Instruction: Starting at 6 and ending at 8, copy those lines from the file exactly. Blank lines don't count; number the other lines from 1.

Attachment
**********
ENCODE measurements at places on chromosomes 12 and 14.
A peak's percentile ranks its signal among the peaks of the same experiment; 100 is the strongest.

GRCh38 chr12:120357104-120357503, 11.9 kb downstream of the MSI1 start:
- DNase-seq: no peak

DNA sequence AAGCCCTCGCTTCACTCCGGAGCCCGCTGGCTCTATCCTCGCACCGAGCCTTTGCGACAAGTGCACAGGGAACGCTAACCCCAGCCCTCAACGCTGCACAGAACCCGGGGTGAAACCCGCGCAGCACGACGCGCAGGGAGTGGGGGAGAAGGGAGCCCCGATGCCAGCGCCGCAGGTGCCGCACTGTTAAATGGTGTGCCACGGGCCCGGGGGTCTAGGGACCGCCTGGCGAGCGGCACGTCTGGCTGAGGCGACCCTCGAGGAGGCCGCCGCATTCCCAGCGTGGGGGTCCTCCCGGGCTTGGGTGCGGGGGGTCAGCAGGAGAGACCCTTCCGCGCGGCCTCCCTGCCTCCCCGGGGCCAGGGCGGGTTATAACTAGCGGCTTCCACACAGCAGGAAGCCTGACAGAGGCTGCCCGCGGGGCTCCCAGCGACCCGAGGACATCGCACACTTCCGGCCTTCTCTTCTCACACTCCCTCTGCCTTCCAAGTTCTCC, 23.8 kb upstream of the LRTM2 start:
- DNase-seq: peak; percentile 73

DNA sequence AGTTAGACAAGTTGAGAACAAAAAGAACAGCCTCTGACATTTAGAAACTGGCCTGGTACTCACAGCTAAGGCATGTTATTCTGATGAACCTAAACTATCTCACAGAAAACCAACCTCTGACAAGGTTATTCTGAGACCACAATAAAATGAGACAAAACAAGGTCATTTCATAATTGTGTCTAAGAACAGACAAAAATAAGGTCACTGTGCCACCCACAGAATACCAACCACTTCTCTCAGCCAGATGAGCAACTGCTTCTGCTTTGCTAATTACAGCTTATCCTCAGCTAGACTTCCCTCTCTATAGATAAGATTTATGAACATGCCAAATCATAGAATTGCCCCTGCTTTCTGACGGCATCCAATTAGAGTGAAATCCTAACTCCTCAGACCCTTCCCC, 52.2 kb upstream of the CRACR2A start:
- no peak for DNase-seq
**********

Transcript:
- DNase-seq: peak; percentile 73

DNA sequence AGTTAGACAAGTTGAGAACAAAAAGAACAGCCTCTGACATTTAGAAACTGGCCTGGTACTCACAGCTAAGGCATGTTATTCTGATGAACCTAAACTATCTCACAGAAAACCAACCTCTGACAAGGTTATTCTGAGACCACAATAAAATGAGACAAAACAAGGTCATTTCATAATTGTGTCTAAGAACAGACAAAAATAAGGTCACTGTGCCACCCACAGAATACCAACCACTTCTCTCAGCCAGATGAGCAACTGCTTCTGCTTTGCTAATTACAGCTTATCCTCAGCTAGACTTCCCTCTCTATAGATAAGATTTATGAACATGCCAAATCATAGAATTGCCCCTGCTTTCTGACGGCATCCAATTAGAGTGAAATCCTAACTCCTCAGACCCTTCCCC, 52.2 kb upstream of the CRACR2A start:
- no peak for DNase-seq